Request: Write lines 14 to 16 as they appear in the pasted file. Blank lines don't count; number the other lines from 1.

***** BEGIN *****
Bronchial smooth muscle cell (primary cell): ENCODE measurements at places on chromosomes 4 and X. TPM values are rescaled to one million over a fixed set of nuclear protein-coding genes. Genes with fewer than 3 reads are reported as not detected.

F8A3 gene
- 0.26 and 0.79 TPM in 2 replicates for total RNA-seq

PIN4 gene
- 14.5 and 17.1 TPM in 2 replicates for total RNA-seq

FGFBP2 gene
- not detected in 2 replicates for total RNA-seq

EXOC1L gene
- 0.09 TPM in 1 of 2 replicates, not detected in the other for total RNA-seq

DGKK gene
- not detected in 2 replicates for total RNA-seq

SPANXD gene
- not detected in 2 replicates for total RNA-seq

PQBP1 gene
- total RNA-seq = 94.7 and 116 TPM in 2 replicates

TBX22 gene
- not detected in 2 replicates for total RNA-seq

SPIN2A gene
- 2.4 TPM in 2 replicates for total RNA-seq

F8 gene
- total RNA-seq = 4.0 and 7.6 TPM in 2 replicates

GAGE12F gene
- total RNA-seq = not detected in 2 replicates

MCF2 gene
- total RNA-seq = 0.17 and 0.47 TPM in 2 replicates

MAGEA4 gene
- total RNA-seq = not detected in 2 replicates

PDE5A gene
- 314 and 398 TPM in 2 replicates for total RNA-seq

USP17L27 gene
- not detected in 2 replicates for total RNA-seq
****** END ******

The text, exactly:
PQBP1 gene
- total RNA-seq = 94.7 and 116 TPM in 2 replicates

TBX22 gene